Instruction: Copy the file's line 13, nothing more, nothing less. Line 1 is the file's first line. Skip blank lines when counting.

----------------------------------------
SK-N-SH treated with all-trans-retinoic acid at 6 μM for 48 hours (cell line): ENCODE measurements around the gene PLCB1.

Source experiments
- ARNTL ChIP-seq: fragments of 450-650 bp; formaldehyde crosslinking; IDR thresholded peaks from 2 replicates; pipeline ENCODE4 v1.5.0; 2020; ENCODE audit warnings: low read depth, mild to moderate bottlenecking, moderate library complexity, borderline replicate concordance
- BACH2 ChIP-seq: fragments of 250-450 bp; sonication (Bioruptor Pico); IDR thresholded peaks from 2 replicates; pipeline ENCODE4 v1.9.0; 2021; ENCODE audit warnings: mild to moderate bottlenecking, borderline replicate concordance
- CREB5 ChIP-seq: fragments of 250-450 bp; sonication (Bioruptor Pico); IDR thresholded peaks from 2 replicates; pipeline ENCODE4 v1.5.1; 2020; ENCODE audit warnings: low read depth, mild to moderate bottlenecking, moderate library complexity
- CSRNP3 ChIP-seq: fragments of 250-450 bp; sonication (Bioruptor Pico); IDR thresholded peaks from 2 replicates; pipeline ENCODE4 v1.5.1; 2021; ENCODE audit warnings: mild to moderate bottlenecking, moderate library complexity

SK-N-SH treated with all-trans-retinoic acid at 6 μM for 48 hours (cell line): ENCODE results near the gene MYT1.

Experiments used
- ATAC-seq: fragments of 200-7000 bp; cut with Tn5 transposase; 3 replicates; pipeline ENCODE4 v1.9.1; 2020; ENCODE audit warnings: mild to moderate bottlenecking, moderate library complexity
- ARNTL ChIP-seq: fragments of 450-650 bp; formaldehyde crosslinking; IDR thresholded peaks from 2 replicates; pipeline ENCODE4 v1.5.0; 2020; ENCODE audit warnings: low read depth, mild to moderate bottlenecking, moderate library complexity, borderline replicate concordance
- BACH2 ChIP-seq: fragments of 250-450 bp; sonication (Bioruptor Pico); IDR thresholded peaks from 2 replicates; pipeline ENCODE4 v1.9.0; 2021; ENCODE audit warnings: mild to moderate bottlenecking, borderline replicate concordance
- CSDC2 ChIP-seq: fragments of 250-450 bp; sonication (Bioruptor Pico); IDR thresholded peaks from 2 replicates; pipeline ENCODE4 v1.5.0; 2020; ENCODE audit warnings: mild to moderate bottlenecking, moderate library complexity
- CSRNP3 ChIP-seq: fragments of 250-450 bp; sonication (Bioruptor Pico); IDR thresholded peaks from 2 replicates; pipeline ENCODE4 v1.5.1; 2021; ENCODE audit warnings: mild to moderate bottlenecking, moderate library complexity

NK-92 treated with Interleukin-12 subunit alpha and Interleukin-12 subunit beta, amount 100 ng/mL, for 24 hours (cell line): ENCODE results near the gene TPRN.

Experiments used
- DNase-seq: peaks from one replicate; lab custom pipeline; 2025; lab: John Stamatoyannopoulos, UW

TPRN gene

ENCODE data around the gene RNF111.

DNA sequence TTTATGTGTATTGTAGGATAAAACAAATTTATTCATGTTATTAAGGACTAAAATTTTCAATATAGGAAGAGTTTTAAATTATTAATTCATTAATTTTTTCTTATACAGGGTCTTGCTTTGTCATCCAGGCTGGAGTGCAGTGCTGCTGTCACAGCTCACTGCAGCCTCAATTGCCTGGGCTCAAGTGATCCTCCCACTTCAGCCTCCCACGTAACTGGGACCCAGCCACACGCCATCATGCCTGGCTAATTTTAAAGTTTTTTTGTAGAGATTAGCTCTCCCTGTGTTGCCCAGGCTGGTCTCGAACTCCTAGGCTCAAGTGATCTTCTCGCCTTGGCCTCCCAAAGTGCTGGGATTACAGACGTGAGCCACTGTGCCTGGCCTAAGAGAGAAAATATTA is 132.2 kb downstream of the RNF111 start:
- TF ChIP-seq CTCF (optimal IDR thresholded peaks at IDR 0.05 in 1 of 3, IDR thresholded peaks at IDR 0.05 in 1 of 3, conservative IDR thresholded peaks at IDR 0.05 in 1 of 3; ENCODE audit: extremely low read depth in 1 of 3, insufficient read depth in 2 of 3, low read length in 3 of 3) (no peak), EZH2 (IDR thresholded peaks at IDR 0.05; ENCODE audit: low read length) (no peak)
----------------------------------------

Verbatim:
- CSRNP3 ChIP-seq: fragments of 250-450 bp; sonication (Bioruptor Pico); IDR thresholded peaks from 2 replicates; pipeline ENCODE4 v1.5.1; 2021; ENCODE audit warnings: mild to moderate bottlenecking, moderate library complexity